Jacqueline Vick is the author of the Frankie Chandler Pet Psychic mystery series and the Harlow Brothers mystery series. You can find out more about her on her website, www.jacquelinevick.com, or by clicking here. See her last post here, and buy her books here.
Writers. Readers. Moms and Dads. Singletons. We’re all in the same boat when it comes to sorting priorities, meeting the needs of loved ones and bosses (even if that boss is a toddler or a terrier), and finding time to regenerate bodies and brain cells. Fiction authors have additional hurdles.
My daily duties include writing, naturally. Writers write. They also include managing Ads with a capital A, business operations, rewrites, editing, promoting other writers (because successful writers don’t live in a bubble), putting out fires, wondering why I ever thought I could do this, and having the occasional breakdown. That’s a lot to fit in a day and doesn’t touch on cleaning the house, cooking dinner, balancing the checkbook, and the dozen or so things people do every day if they don’t want their home to resemble a condemned building.
I found it easier to manage time when I worked in an office. Duties had clear outlines. Coworkers and customers made their expectations clear. And they included deadlines.
When I stepped into the Indie Author world, all those lovely, concrete elements dissipated into mist. The clients on the phone, verbalizing their wants and needs, morphed into faceless wraiths summed up in statistics and surveys, reachable only through Amazon algorithms and Goodreads Giveaways.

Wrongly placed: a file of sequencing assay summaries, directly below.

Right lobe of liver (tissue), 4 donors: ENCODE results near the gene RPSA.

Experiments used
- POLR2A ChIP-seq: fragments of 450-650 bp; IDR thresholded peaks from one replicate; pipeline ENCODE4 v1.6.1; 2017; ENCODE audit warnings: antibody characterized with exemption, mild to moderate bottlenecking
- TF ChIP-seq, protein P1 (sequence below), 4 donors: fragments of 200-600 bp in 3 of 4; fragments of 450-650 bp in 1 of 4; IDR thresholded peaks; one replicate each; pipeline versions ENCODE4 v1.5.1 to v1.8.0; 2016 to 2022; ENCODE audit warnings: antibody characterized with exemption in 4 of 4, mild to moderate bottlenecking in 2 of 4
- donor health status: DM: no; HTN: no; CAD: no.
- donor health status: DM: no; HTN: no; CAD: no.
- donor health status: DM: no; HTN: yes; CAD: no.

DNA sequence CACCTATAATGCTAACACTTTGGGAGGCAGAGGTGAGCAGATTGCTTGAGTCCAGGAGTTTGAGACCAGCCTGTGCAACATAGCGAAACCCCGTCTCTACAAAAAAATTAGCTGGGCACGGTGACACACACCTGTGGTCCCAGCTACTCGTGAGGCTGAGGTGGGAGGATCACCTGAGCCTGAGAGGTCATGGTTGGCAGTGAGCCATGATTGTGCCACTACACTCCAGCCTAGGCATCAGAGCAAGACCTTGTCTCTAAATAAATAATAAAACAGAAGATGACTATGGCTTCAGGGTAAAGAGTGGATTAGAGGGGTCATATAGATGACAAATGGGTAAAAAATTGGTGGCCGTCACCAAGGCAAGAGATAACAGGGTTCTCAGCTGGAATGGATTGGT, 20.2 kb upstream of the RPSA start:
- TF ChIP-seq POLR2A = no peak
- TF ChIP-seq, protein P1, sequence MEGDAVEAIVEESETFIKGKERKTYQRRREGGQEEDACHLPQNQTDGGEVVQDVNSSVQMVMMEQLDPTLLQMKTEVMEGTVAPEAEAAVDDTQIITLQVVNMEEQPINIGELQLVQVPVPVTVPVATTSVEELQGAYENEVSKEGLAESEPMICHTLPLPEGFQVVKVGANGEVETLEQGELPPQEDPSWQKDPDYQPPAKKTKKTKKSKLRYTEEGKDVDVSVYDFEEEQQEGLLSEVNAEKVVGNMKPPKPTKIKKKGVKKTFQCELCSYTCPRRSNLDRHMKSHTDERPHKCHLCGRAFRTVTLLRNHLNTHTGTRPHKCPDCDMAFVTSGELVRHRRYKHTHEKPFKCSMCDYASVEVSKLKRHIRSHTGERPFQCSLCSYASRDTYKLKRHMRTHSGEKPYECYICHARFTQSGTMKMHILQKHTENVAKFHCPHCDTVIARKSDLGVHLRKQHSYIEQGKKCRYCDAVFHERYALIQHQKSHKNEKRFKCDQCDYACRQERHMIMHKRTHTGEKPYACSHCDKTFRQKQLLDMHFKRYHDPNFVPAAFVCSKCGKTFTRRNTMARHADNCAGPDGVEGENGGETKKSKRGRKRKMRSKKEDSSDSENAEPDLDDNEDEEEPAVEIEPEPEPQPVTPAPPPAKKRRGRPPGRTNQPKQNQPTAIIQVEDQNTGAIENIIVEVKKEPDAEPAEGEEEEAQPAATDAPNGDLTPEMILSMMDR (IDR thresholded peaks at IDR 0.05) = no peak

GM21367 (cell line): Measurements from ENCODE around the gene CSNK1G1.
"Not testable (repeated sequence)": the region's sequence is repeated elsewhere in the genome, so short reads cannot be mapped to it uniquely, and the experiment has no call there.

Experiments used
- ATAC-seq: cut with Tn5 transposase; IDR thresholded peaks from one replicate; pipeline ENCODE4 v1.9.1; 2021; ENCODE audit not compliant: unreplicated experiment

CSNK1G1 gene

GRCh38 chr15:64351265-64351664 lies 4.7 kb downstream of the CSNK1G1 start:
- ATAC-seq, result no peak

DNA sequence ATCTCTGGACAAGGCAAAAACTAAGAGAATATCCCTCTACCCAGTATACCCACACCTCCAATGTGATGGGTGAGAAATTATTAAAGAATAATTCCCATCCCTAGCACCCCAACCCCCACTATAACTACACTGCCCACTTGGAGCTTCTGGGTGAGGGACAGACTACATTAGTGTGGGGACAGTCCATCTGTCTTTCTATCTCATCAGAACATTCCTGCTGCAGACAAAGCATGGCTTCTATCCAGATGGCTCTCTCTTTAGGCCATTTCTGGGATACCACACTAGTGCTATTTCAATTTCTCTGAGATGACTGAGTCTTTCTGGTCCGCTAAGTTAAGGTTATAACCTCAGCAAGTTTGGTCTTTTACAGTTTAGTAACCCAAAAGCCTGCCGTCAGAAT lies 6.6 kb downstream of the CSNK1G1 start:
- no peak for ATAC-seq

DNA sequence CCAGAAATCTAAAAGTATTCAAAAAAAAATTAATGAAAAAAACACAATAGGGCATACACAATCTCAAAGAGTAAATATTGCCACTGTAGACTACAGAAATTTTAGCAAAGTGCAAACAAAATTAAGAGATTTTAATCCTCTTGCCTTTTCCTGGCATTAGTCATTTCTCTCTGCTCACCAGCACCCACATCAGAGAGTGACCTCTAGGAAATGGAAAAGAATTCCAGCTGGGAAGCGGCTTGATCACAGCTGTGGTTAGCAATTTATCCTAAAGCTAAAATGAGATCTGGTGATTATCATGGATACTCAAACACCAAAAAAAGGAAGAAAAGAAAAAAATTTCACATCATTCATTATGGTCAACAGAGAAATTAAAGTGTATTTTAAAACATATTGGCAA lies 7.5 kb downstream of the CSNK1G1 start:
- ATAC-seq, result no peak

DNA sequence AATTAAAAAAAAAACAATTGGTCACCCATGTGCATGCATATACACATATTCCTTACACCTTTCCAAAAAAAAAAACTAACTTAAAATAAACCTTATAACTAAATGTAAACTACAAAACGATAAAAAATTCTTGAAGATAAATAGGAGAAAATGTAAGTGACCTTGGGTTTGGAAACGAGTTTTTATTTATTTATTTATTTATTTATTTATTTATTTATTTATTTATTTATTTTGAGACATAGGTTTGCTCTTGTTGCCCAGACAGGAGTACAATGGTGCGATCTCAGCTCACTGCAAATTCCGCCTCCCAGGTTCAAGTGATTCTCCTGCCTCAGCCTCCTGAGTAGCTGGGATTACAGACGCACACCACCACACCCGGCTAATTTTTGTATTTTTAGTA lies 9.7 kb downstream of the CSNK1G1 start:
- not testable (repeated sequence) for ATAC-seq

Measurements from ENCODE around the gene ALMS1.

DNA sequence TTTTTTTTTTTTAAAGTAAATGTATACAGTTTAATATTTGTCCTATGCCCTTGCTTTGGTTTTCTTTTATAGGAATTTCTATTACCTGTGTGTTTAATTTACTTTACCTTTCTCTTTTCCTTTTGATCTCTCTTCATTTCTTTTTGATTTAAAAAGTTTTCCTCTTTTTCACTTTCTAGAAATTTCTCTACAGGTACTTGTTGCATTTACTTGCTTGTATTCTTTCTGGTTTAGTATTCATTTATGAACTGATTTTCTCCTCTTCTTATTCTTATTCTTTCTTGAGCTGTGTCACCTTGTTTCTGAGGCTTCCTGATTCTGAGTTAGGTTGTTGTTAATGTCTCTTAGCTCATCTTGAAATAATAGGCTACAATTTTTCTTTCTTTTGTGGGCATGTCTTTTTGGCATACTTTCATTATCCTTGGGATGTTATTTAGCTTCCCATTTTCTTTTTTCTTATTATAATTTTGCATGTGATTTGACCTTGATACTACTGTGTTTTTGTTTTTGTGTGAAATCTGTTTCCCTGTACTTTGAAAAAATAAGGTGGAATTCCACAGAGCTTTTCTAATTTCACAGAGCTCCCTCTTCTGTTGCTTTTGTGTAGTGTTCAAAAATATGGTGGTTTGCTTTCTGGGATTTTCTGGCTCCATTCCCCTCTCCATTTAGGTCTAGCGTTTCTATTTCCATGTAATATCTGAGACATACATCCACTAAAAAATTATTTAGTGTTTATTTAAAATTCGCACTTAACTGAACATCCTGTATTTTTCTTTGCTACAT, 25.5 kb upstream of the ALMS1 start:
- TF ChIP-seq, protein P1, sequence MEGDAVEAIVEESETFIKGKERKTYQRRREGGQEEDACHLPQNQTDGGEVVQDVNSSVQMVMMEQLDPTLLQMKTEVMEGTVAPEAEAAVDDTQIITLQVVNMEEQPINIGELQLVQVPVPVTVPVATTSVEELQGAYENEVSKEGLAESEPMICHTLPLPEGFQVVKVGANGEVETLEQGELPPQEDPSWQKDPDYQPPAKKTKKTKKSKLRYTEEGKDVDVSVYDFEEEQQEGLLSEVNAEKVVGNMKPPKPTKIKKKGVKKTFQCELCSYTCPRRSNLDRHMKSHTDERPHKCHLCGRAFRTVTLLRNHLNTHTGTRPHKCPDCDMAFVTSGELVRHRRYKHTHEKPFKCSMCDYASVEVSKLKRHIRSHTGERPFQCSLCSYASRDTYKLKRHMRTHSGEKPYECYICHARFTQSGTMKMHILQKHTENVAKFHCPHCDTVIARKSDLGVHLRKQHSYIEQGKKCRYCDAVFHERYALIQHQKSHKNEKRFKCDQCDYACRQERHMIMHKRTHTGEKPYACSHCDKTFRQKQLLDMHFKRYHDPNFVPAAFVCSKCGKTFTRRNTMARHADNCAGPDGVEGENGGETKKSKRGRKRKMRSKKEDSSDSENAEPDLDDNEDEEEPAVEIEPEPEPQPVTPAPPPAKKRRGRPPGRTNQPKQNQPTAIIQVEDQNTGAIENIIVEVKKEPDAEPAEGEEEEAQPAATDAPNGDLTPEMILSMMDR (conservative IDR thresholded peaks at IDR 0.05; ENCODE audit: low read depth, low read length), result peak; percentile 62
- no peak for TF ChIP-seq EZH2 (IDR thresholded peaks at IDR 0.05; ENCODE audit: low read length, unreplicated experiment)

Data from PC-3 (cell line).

Priorities, well, everything feels like a priority when you’re the one handling it all. And time off? It’s difficult to turn off creativity, especially when your livelihood depends on it. Writers are always writing, even if it’s only in their heads.
So, how can writers keep hysteria to a minimum?
- Learn to say no. There are so many worthy groups, classes, and events. Pick two. Say no to the rest. That no can always become a yes in the future, so don’t stress out over missed opportunities.
- Imagine your target reader. Write their bio. Clip a photo and post it near your computer. Most people don’t have the time or inclination to respond to social media or emails in a meaningful way. So, write your novels and your newsletters for that imaginary person who represents those readers you’re trying to please. They’re out there, and they will recognize themselves in your words. S/he’s writing for me!
- Remember why you started writing. You had stories to tell. You had something to say. You liked it. Keep that joy alive and people will respond.
- Walk away from your computer. Make some cookies. Go for a walk. Do a jigsaw puzzle. Read a book. Recharge.
- Place less importance on what you’re doing. It sounds counterintuitive but trust me on this. You will have trouble with deadlines. The contractors you use will fail you. You will miss a typo, even after several independent proofs and your own review. Nothing is the end of the world. Have a good rant, fix it if possible, and move on.
- Repeat step 4.
And laugh. A lot.